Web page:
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I can't tell you how many Q/As I've seen of the form:

Q: When I do this, I get this result. Why?
A: Don't do this, do that.

or the related comment:

C: What problem are you trying to solve?

I can understand someone saying "I don't know, but ...", but implicitly blowing off the question seems rude/odd and often misses an opportunity to educate. And yet the behavior seems fairly widely accepted.

Can anyone shed light on this phenomenon? Is this a function of how folks view SO (e.g. as place solely for "solving real problems" vs. more generally a place for "getting questions answered")? Are there more general cultural factors that explain this?

Ironically, this question has been marked as duplicate of What can I do about posters that derail the question with a discussion about best practices? and How can I word a question so I can get a straight forward answer?, so I will attempt to explain why I see this question as being different:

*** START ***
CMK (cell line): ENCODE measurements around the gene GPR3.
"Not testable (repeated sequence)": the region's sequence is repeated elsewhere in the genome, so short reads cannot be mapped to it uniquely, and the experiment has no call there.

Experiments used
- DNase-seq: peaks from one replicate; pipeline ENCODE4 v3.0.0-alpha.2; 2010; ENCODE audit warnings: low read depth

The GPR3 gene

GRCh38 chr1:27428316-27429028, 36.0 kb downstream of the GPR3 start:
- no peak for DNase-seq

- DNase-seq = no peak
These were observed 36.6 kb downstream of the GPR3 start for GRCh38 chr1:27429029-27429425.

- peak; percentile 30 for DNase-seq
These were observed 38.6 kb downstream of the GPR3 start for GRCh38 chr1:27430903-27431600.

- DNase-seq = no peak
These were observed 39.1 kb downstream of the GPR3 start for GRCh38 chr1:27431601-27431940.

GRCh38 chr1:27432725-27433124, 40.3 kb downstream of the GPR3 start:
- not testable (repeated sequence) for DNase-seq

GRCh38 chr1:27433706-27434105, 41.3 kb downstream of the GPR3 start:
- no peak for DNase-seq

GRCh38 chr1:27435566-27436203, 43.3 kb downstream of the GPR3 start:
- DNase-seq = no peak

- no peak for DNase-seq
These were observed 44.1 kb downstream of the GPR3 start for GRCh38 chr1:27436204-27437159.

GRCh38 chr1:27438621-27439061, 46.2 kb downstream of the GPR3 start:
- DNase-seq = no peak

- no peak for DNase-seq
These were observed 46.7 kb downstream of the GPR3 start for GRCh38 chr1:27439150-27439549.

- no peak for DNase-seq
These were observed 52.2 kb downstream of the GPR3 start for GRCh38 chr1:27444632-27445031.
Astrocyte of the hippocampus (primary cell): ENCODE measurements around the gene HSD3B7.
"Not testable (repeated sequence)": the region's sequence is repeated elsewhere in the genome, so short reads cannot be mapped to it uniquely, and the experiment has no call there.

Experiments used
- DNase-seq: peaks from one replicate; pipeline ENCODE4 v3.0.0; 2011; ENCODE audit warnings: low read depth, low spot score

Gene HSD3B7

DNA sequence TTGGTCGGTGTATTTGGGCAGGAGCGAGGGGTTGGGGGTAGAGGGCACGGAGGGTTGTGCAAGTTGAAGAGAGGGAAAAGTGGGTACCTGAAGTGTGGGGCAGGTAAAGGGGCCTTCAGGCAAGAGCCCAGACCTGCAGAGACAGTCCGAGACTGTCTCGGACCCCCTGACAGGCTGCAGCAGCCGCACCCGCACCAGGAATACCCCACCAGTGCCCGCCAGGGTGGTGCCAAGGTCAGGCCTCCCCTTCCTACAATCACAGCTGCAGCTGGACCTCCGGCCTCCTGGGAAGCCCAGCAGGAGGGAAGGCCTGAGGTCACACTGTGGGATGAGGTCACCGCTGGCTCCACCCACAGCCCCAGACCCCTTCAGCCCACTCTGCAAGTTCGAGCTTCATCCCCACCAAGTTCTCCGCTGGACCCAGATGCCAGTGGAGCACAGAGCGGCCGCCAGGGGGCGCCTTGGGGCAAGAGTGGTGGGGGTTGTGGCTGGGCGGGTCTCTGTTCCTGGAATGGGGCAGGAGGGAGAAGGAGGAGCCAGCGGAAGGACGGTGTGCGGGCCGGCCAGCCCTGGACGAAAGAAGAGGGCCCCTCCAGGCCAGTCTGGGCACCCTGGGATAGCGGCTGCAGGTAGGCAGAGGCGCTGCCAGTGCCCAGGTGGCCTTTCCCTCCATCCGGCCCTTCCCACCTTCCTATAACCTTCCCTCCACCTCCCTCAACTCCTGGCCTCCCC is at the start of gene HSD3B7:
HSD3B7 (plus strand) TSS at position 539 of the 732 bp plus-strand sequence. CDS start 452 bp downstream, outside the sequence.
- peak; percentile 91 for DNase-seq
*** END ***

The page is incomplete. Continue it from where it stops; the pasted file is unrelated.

Both of those questions are asking "how to achieve something" and the answers talk to that. I am not asking how to obtain a direct answer. The assumption that this is the objective of my question seems very similar to the assumptions being made by people bypassing questions. I am trying to understand why people respond as they do. It is true that the answers to the other questions touch on responder motivations, and that is certainly relevant, but my question here seems substantially different.

marked as duplicate by jonrsharpe, Deduplicator, πάντα ῥεῖ, Cerbrus, Louis Jul 2 '15 at 14:21

This question has been asked before and already has an answer. If those answers do not fully address your question, please ask a new question.

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    Related: meta.stackexchange.com/questions/66377/what-is-the-xy-problem. Sometimes, after the thousandth "why doesn't my regex for parsing HTML work?" or "how do I interpolate values into my SQL query string?", you get fed up. – jonrsharpe Jul 2 '15 at 14:06
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    ...OK I'm done. – jonrsharpe Jul 2 '15 at 14:13
  • Am I correct in thinking that you are referring to questions which simply have multiple solutions to the same problem where one is not necessarily better than the other, but people choose to bypass the solution of the question and offer an alternative anyway? As in: without good reason? – Gimby Jul 2 '15 at 14:13